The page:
Captain Imam Mahdi feels like he is on the front line of a war. He is the team leader of a group of army personnel fighting not against any country but against the deadly coronavirus infection that is threatening to leave his country in ruins.
He is grimly determined to win the war against COVID-19 by flattening the curve. In epidemiology, the idea of slowing a virus’ spread so that fewer people need to seek treatment at any given time is known as “flattening the curve”.
As part of his battle, captain Mahdi on Sunday afternoon set up a check-post on Azimpur Road in front of Eden Mohila College, leading to Lalbagh, one of the nine epicenters of the coronavirus outbreak in Dhaka. At least 11 people have already tested positive for the deadly COVID-19 disease in Lalbagh alone.
Captain Mahdi, along with 12 military personnel, including Sergeant Lutfor, Corporal Hemayat, and Lance Corporal Fazlu stop pedestrians as well as vehicles at the check-post to ask why they are moving around during the lockdown.
“As the virus is spreading fast now, we cannot cover the entire area through patrols. That is why we are regularly setting up check-posts at different entry and exit points to Lalbagh,” said Mahdi, who has been working in the area for more than two weeks.
Mahdi is not alone. More than 7,000 army personnel in nearly 600 teams are busy implementing the government order of social distancing in 62 districts since March 25 when the government deployed the army to aid civil administration to tackle the spread of the virus.
The army men patrol across the country to enforce social distancing, provide protective equipment – including face masks and hand sanitizers – and create awareness about coronavirus.
The security forces are keeping a close eye on people who have recently returned to the country from abroad. They monitor the returnees regularly to ensure that they follow quarantine rules.
In fact, people who see law enforcement agency members doing their duty regularly are now abiding by the order of social distancing in the presence of military officials.
The number of infected people in the country is increasing fast. The capital is the worst affected area in the country. In the last one month, more than 300 people tested positive for COVID-19 in Dhaka city alone. As a result, army personnel is now more alert in the city area.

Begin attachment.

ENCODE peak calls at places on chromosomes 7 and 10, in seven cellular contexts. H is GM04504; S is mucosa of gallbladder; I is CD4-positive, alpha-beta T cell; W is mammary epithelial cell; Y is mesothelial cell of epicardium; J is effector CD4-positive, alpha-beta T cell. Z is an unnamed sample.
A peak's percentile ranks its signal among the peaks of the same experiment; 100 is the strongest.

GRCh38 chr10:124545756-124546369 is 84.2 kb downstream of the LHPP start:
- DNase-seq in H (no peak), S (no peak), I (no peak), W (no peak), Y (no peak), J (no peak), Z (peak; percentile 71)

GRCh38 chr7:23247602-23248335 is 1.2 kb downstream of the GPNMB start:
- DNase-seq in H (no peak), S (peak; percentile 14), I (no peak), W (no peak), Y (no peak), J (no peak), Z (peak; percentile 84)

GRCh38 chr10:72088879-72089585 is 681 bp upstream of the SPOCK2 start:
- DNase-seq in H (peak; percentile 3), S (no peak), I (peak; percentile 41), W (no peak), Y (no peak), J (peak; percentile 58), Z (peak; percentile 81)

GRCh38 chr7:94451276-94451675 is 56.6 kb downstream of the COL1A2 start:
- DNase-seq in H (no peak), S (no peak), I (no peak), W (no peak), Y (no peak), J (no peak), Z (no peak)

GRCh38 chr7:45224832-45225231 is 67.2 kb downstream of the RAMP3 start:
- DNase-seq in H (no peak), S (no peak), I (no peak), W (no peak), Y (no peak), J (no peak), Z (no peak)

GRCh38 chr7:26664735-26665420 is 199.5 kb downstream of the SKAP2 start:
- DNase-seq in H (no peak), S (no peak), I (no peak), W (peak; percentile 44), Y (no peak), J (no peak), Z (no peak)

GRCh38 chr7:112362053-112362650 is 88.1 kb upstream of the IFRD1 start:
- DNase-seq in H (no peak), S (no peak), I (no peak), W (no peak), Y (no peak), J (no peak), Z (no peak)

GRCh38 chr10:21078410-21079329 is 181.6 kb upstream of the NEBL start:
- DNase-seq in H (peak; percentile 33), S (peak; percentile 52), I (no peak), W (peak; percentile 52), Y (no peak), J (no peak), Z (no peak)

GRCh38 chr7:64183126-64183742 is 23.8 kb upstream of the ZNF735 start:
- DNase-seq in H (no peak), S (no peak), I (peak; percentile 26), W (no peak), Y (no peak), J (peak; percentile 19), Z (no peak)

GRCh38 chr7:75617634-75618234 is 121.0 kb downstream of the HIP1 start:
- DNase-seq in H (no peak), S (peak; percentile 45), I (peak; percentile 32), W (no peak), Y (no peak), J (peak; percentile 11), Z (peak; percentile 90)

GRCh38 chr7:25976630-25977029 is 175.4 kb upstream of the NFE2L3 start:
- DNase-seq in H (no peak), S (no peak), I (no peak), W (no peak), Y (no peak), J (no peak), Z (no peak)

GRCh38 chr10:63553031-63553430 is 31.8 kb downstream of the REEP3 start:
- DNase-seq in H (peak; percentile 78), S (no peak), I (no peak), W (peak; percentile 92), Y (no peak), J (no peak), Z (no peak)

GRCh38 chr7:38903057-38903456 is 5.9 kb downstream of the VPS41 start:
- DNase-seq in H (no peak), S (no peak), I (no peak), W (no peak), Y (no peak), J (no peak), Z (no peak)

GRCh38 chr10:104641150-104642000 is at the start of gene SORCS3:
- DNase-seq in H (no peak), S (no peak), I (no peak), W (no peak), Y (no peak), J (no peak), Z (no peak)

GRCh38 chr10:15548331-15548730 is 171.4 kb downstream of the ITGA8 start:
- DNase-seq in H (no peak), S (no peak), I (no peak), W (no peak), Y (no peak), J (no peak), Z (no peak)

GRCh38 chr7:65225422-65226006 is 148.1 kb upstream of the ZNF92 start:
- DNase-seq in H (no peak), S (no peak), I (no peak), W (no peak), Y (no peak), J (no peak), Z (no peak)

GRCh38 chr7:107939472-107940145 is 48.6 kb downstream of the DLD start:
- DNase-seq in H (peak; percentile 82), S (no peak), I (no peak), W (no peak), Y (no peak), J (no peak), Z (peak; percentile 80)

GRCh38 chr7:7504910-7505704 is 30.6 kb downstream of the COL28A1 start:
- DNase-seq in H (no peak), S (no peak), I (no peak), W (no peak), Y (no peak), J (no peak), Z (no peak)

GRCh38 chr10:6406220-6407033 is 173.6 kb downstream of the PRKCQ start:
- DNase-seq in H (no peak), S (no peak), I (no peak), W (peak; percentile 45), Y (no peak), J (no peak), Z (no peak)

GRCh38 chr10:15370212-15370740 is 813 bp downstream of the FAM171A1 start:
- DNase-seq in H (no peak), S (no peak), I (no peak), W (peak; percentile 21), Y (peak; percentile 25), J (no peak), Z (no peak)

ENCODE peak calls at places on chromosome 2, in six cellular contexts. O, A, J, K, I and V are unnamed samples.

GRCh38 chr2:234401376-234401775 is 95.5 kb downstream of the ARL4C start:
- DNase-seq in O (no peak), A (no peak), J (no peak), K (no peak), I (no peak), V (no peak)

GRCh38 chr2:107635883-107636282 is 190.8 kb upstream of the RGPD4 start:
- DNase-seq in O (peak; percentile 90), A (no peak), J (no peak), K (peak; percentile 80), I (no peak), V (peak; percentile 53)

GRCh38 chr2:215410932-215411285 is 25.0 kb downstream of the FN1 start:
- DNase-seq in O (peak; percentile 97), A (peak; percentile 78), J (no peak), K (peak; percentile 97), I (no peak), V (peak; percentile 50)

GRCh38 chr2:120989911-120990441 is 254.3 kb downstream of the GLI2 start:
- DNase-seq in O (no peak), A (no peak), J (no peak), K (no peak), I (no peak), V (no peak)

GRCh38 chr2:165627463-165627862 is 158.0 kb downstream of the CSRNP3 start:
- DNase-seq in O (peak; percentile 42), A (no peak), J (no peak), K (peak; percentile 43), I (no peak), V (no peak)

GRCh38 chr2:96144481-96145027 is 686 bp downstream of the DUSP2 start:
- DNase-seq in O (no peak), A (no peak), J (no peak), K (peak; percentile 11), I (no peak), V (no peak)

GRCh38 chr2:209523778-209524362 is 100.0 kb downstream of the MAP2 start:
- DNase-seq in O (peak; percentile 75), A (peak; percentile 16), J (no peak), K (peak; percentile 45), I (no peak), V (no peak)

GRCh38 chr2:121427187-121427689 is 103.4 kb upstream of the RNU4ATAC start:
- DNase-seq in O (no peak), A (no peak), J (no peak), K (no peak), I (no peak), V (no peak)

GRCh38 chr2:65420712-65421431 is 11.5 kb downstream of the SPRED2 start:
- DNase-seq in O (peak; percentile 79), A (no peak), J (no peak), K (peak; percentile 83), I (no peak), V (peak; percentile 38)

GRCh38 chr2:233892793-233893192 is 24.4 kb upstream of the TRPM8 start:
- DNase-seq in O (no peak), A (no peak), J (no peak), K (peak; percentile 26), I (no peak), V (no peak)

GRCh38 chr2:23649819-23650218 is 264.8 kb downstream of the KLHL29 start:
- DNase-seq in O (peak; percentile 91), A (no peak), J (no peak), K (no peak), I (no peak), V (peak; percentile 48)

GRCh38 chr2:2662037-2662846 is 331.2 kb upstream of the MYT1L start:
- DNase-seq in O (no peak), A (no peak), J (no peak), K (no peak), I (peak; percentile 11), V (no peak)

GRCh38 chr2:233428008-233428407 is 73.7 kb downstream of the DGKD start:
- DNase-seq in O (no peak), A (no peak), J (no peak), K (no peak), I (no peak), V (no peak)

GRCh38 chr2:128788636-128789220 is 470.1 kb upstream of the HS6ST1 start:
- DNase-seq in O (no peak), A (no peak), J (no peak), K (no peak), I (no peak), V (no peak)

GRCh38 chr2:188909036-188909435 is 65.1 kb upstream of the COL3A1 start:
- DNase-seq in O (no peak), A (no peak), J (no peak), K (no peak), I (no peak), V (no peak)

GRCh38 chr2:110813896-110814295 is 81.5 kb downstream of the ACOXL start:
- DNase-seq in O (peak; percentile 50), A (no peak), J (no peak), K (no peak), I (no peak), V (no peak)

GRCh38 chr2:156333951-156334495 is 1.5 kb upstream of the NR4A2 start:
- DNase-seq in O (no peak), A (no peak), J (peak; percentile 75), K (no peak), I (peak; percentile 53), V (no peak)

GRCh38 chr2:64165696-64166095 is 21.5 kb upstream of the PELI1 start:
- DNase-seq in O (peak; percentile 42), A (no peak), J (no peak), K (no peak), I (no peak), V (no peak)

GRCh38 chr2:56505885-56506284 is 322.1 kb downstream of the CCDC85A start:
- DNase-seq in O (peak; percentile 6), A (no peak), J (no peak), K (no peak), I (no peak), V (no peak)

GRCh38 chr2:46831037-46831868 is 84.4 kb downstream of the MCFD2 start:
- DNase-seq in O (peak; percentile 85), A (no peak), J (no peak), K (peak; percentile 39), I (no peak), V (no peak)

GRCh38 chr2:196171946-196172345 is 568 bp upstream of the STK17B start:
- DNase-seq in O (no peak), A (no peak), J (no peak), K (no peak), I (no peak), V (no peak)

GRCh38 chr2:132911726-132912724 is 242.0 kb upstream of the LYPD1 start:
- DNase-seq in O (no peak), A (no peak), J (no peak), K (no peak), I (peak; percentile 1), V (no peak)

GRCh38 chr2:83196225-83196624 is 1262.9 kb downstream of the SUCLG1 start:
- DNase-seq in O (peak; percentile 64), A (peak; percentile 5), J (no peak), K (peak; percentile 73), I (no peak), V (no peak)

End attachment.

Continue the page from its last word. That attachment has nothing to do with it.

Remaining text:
More than 80 teams of security forces patrol Dhaka streets from dawn to dusk every day to create awareness and to advise people to stay at home. They also spray disinfectants on the roads.
Captain Mahdi said they were creating awareness about social distancing, asking people to wash their hands frequently and ensuring that people avoid gatherings even in kitchen markets.
“We have ensured that each kitchen market has a single entry and a separate exit,” said Mahdi. “No one is allowed to come out through the entry gate.”
Army officials said that during the shutdown people go out of their homes mainly to buy medicines and visit doctors. Besides, bankers and doctors go out to attend their offices.
“We do not allow anyone to go out without a valid reason,” said Mahdi, adding that they stop and ask each and every person at the check post.
The Bangladesh Army runs a quarantine center at the Ashkona Hajj camp in the city, which has 38 people in quarantine now. They have also launched a health campaign in different places across the country to provide treatment to patients of other diseases.
The army will support and assist the civil administration in enforcing the lockdown and ensuring the implementation of other government orders and instructions,” said Lieutenant Colonel Abdullah Ibn Zaid, director of the Inter-Services Public Relations Directorate.
Chief of Army Staff General Aziz Ahmed in a meeting at the Ministry of Commerce on April 1 said military personnel will be in the field as long as needed.